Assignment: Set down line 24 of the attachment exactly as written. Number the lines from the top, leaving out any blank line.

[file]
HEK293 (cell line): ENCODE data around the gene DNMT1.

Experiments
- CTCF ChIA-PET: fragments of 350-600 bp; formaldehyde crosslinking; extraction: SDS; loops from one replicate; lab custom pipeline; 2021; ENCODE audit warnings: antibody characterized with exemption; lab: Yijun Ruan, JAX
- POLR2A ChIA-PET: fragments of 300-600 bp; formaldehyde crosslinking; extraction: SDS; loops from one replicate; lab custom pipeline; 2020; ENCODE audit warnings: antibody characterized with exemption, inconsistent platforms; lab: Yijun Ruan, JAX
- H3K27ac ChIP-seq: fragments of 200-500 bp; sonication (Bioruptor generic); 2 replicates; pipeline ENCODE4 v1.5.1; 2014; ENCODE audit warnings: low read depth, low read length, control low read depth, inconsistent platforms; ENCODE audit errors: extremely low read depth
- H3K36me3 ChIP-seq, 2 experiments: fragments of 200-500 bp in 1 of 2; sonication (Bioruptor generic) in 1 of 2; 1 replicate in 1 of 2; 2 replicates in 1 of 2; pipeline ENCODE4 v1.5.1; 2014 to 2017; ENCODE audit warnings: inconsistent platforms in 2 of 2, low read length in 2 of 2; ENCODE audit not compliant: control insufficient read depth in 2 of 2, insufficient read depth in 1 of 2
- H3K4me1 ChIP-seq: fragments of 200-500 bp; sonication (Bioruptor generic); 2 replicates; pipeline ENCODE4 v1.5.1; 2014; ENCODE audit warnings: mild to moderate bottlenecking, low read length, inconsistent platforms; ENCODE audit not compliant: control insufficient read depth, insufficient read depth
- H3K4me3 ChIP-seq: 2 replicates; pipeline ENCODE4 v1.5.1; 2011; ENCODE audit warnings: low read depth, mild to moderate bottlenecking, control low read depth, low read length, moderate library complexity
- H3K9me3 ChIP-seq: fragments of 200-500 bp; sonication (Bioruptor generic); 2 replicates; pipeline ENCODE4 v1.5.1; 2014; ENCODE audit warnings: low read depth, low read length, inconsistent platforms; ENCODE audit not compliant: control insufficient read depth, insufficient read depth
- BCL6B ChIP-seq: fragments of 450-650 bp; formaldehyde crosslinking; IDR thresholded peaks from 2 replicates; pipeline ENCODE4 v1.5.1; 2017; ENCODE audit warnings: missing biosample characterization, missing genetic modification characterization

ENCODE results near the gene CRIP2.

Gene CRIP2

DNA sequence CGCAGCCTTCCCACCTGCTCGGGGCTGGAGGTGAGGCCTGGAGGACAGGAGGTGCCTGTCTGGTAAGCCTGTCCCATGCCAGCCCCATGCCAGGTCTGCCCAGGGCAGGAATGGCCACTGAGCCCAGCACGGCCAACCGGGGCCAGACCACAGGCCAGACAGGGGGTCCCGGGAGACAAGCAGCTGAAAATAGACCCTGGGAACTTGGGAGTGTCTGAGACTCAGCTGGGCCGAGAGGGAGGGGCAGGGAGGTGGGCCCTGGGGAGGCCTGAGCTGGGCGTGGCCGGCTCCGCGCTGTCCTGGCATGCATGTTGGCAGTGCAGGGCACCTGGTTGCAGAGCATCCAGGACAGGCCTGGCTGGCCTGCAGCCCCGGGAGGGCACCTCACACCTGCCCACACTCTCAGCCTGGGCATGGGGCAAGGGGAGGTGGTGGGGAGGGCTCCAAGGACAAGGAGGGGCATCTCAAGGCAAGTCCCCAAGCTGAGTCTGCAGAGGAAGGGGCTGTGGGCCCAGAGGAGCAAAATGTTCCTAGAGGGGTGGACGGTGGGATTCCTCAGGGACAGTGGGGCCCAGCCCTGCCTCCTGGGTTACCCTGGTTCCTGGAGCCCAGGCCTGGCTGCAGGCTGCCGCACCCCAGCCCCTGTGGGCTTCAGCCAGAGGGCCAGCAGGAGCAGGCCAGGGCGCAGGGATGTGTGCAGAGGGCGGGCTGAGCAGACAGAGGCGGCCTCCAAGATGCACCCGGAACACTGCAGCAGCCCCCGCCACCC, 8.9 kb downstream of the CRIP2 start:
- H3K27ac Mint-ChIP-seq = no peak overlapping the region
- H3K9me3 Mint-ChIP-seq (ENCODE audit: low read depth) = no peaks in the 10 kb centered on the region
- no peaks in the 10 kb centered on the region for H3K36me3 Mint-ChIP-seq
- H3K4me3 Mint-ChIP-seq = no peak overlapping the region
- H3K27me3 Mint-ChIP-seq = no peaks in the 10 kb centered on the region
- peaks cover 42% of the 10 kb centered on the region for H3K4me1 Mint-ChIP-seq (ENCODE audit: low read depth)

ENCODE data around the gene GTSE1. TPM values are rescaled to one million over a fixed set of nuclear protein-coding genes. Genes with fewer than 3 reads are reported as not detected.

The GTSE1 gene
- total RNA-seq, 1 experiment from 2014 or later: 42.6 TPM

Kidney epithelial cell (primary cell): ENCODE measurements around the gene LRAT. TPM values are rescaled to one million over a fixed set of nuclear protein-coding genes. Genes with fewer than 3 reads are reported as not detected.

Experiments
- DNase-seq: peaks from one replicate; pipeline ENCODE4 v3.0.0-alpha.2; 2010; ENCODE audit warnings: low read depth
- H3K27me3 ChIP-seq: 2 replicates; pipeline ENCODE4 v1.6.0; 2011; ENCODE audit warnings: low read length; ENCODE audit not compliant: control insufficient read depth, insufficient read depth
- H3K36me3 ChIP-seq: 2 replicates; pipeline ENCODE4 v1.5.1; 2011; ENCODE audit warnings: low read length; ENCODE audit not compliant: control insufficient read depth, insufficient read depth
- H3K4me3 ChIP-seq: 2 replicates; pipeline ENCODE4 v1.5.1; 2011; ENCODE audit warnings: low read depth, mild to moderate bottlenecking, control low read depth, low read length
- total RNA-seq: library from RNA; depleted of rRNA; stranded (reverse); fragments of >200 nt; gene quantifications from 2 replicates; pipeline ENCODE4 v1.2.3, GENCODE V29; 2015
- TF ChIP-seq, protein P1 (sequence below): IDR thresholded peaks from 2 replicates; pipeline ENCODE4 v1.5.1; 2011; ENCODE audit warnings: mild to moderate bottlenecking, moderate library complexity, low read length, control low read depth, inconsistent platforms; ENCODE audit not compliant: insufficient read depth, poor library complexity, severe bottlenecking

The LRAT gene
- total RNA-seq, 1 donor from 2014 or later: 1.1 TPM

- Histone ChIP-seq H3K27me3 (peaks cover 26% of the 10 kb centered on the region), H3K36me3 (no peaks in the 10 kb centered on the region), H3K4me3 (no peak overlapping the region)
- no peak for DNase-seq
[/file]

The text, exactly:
Experiments